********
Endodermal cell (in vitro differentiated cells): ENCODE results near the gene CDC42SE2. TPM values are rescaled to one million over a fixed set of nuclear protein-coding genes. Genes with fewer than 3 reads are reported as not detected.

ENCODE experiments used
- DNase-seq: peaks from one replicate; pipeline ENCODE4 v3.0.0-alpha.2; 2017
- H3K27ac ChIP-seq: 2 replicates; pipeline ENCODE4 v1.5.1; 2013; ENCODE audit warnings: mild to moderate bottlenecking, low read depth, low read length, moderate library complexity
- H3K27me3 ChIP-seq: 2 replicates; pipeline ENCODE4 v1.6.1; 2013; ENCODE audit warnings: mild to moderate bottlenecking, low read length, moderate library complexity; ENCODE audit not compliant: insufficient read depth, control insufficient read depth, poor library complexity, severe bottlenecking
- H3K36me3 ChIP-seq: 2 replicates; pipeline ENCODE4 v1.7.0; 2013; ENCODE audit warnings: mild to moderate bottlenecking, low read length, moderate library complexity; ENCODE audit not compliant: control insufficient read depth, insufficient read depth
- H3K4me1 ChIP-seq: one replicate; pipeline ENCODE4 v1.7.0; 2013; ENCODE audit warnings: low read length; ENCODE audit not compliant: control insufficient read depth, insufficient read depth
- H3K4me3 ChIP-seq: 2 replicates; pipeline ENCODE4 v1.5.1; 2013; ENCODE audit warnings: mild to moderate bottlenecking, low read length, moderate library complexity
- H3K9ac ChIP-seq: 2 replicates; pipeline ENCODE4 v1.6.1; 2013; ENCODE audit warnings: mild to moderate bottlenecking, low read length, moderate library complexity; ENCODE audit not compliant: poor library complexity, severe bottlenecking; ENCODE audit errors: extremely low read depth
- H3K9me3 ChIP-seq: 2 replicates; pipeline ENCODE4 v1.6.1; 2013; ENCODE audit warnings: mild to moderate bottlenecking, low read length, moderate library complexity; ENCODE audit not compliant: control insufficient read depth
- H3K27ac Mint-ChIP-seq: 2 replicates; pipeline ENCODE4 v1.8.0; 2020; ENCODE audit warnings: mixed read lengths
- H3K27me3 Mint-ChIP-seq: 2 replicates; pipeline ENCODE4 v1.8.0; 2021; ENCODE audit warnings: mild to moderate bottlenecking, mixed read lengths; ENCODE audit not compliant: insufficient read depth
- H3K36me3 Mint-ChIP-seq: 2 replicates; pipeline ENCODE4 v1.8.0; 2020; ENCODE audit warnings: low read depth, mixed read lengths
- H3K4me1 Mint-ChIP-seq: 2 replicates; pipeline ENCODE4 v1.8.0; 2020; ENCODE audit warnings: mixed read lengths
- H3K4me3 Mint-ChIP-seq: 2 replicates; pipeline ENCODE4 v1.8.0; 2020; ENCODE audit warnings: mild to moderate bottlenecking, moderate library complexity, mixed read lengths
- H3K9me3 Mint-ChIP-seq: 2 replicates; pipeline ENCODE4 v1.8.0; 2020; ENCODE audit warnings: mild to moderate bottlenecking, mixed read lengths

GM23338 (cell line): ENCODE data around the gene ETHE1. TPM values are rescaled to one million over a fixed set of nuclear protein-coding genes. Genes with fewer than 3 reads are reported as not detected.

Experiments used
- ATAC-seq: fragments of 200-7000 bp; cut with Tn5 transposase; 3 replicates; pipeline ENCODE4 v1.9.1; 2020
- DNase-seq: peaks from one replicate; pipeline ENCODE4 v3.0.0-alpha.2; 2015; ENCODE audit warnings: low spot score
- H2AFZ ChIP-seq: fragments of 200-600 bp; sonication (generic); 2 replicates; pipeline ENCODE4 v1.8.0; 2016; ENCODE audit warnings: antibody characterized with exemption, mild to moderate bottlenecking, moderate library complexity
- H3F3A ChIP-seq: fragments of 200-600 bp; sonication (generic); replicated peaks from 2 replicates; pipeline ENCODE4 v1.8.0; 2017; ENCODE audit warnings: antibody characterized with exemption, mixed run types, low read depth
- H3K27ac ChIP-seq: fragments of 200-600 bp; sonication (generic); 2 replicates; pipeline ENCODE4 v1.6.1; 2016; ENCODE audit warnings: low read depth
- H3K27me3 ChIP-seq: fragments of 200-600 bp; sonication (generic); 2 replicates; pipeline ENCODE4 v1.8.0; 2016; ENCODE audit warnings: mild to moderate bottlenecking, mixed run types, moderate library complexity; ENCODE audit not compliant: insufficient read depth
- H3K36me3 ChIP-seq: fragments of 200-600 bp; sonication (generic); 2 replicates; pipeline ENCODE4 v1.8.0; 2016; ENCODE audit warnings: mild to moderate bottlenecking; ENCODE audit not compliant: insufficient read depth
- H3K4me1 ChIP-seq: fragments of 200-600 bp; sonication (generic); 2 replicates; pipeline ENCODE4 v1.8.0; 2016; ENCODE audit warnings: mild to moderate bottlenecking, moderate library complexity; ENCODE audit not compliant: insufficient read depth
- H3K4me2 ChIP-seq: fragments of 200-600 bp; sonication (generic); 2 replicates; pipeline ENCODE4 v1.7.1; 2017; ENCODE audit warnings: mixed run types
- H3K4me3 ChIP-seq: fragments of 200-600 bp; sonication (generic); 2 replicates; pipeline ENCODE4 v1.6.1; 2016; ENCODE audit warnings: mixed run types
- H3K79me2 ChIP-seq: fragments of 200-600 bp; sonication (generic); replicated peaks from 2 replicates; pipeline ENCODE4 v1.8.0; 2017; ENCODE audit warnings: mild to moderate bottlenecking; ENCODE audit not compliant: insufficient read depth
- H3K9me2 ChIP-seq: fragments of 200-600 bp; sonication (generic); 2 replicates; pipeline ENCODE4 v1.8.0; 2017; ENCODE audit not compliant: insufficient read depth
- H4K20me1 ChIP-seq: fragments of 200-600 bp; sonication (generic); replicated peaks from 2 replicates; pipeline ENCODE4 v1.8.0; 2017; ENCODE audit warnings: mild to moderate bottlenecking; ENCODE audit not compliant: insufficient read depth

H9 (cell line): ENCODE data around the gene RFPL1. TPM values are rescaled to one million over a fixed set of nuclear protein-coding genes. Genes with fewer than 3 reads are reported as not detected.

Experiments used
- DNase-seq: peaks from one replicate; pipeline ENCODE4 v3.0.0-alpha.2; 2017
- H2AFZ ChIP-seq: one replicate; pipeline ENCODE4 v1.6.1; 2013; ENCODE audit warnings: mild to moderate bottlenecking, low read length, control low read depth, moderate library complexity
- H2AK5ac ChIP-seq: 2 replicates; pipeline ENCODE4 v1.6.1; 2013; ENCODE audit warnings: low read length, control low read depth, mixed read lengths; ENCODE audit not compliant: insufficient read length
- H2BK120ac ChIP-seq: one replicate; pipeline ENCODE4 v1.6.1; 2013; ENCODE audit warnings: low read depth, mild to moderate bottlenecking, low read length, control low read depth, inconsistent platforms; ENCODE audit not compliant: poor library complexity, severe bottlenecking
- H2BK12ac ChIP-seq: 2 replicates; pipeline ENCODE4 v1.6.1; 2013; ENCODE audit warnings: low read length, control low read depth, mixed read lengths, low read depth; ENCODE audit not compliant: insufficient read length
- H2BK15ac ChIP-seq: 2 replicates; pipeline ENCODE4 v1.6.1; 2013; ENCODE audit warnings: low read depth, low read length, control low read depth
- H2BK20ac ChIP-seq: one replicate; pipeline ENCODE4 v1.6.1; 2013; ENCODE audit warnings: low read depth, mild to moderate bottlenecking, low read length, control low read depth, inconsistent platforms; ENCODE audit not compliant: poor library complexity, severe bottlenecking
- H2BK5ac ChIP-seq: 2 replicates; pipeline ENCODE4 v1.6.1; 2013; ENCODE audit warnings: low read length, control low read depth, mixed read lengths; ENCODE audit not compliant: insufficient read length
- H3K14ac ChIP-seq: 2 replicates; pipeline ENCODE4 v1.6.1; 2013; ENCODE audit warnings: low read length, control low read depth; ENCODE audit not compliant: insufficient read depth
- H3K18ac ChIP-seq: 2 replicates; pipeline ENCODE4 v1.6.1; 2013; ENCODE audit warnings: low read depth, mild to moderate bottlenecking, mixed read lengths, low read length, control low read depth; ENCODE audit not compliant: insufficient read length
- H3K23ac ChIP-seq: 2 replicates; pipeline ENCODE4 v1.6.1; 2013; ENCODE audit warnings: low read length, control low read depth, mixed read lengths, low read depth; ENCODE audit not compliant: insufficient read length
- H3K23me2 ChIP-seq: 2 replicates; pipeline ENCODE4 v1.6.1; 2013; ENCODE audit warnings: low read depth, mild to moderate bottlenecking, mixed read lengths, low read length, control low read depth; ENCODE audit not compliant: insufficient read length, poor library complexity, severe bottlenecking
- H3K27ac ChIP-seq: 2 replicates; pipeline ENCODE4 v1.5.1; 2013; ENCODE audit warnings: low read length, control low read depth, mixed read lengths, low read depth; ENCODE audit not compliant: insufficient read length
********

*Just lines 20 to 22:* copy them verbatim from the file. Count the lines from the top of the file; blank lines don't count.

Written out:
- DNase-seq: peaks from one replicate; pipeline ENCODE4 v3.0.0-alpha.2; 2015; ENCODE audit warnings: low spot score
- H2AFZ ChIP-seq: fragments of 200-600 bp; sonication (generic); 2 replicates; pipeline ENCODE4 v1.8.0; 2016; ENCODE audit warnings: antibody characterized with exemption, mild to moderate bottlenecking, moderate library complexity
- H3F3A ChIP-seq: fragments of 200-600 bp; sonication (generic); replicated peaks from 2 replicates; pipeline ENCODE4 v1.8.0; 2017; ENCODE audit warnings: antibody characterized with exemption, mixed run types, low read depth